The agents in the six days’ work are the Spirit and Word of God. "The Spirit of God moved [or brooded] upon the face of the waters; and God said." This language is anthropomorphic, if you will; we have spoken of that before. God, if He would gain man’s ear, must use man’s language. But the terms are simple enough as to their import. In the first place, it is no natural birth, this genesis. Just as the Spirit and Word unite in order to give life - true life to man individually, so the Spirit and Word unite here in order that there may be a renewal of the face of the earth. There is no energy of this kind inherent in matter. The evidence of science itself also is all the other way. There are plenty of signs of wearing out - extinction of species, not origination of them. To produce a cosmos, a world of form and order, an organized whole, in which part should be fitted to part in proper harmony, there must be the working of mind. I do not dwell on this here, for at present we are only occupied with the Scripture statement, not with the scientific one.Scripture asserts, as plainly as possible, that if a state of ruin were "natural," the interference of God was necessary to bring out of the ruin.

Thus comes the first day and light. Observe how simple are the terms used. It does not say, God created the light, nor even "made" it. It does not speak of light as a substance in itself. "He said, ‘Let there be light,’ and there was light." The words do not even show that the thing, "light," was first originated here. It is manifest only with reference to the scene before us. "Darkness was upon the face of the deep" - locally there. Every thing through the universe was not necessarily in darkness when God said, "Let there be light." Thus there is no ground whatever for the assertion that Scripture would confine the being of light to six thousand years or so. It makes no such statement. ‘the light clears up the darkness which was upon the face of the deep'. This may seem with some to lower the statement. They have been accustomed to attach to the words the idea of a primal creation of what was brought into being this first day.But whatever our thought may be, Scripture must bejudged by its own statement.

This light is of course without the sun. It is no partial breaking through of what, in its source, was hidden; it is not sunshine. the sun, if not created, is certainly "made," on the fourth day. Light, apart from sunlight, on this first day of the week, is plainly asserted. However Unscientific he may have been, Moses - if no higher - stands responsible for this statement; and if it be no higher, it is strange that even a "Hebrew Descartes" should have made a needless difficulty in this manner. To the nations of antiquity, light would seem much more inseparable from the sun than the discoveries of science will allow us now to believe; and there can be conceived no reason for the idea that is here given, if from a human source only.Truth might require it to be stated, but only truth.

On the second day, the "firmament" is made, or the "expanse." The word, after all quibbling about it, simply means that. I need scarcely pause to explain what has been so often explained. People have imported into a very simple passage ideas which have, at least, been elsewhere gathered. There is nothing at all about any thing solid. It is that in which the "fowls fly." "The way of the eagle is in the heavens." The clouds are "the bottles of the heavens." Nay; "the heavens are stretched out as a curtain." This word, "curtain," being so called, as Gesenius remarks, from its tremulous motion. All this is simple language, easy to be understood. It is not the common man who would make any mistake about it. The birds do not fly in a solid vault; nor do winds blow in it,or the clouds belong to it. And these clouds - not any holes in a crystal sphere, or any timing of that kind - "drop" - according to the sacred writer and the common man alike - "drop and distill on man abundantly." The reservoir of the waters is therefore not, in Scripture, considered to be above the expanse, but in the expanse itself,and the clouds which float in the expanse.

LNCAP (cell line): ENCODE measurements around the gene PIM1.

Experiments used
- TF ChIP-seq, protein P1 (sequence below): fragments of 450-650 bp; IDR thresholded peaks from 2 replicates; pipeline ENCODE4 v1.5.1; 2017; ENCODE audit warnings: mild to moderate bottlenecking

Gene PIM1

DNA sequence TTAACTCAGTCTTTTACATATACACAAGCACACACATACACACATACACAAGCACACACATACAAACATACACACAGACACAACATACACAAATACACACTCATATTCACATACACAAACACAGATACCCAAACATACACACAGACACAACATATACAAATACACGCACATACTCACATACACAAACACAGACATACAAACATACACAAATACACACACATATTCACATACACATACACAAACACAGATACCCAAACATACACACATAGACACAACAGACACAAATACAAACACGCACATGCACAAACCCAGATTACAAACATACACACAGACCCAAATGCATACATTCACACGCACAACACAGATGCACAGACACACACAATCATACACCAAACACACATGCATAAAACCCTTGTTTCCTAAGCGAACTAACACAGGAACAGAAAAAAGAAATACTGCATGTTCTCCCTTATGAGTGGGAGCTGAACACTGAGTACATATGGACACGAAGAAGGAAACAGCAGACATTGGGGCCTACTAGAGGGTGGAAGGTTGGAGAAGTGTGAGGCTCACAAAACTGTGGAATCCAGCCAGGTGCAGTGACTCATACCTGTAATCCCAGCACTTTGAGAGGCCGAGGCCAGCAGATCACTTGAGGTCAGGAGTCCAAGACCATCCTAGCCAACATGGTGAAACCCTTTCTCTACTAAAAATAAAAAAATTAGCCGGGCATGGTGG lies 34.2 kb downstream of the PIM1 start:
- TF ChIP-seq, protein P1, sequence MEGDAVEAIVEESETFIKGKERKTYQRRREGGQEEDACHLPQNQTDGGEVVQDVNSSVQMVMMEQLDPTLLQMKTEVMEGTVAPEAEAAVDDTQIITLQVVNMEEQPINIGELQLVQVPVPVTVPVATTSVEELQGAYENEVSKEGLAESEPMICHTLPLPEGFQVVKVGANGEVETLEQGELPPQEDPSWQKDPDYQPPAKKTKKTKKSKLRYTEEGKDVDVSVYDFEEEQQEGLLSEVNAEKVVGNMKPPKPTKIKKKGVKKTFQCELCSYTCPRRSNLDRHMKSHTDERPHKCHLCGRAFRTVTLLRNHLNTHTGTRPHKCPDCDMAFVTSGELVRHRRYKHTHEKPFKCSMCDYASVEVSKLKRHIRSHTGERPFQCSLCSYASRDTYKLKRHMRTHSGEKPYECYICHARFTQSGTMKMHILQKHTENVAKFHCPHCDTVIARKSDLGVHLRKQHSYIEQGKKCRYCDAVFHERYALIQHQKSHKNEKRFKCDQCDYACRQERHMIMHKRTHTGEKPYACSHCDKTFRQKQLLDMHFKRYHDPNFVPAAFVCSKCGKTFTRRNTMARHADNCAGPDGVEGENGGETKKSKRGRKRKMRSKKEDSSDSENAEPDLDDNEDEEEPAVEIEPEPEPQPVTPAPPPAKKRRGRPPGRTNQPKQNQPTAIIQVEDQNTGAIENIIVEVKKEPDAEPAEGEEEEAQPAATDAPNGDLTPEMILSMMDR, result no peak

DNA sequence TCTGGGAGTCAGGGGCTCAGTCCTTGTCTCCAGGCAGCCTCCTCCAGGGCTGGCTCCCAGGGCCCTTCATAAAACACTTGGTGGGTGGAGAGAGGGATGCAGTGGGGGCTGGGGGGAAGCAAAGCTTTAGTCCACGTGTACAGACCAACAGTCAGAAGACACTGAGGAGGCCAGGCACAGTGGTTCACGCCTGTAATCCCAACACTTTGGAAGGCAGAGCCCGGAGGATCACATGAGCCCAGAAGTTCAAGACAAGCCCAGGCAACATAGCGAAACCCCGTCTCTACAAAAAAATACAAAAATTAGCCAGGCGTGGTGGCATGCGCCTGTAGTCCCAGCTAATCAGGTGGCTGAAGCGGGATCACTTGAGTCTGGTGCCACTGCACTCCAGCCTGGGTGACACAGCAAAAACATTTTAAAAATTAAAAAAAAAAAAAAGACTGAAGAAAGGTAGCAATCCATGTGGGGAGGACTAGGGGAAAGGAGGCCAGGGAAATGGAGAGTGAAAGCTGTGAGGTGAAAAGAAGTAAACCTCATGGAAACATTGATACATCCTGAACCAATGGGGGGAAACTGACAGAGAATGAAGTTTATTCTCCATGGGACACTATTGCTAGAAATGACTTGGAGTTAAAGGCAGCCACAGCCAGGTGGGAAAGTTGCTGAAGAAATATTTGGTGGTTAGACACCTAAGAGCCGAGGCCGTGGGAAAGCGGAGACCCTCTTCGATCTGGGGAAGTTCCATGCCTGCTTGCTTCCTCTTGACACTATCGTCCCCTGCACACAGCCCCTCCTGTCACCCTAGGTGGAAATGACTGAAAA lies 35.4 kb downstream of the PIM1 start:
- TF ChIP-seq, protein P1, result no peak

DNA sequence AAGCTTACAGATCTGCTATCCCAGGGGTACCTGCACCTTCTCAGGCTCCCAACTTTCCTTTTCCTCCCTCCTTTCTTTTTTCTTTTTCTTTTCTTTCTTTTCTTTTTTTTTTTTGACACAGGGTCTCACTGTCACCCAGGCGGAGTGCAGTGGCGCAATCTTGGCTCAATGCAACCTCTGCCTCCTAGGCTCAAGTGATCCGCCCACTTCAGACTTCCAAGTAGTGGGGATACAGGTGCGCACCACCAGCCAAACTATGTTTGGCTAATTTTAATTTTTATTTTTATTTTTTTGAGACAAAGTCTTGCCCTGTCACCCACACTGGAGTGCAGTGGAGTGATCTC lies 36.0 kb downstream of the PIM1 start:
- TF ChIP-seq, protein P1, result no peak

Talking of the clouds, a remarkable witness to the science of Scripture has just come into my hands. There are two words for "fine dust," which are used in connection with the clouds. In Hebrew, abaq is, "small dust," such as is fine and light, easily driven by the wind; hence distinguished from gnaplar - thick, heavy dust. In Naham i. 3, we find, "The clouds are the dust of His feet." In the case of the other word, it is not a comparison merely, but the word for cloud itself.  Sluichaq is, "dust, finely divided." It is used in Isaiah xl. 15 for the "small dust of the balance;" yet it is the word commonly used for "clouds," and also for sky. Is this any thing more than a figure of speech? One might have supposed not, but a recent discovery of science seems, however, to put it differently. Mr. J. Aitken - as quoted in a recent number of "Nature," in an article on "Dust, Fogs, and Clouds," - remarks, "These would seem to have but little connection with one another, and we might think they could be better treated of under two separate and distinct heads; yet I think we shall presently see that they are more closely connected than might at first appear, and that dust is the germ of which fogs and clouds are the developed phenomena." From experiments with filtered and common air, he deduces, - "First, that whenever water condenses in the atmosphere, it always does so on some solid nucleus. Secondly, that dust-particles in the air form the nucleus on which the vapour condenses.Thirdly, therefore, that if there was no dust, there would be no fogs, no clouds, no mists, and probably no rain; and that the supersaturated air would convert every object on the surface of the earth into a condensor, on which it would deposit itself." Also "it is suggested, and reasons are given for supposing, that the blue colour of the sky is due to this fine dust."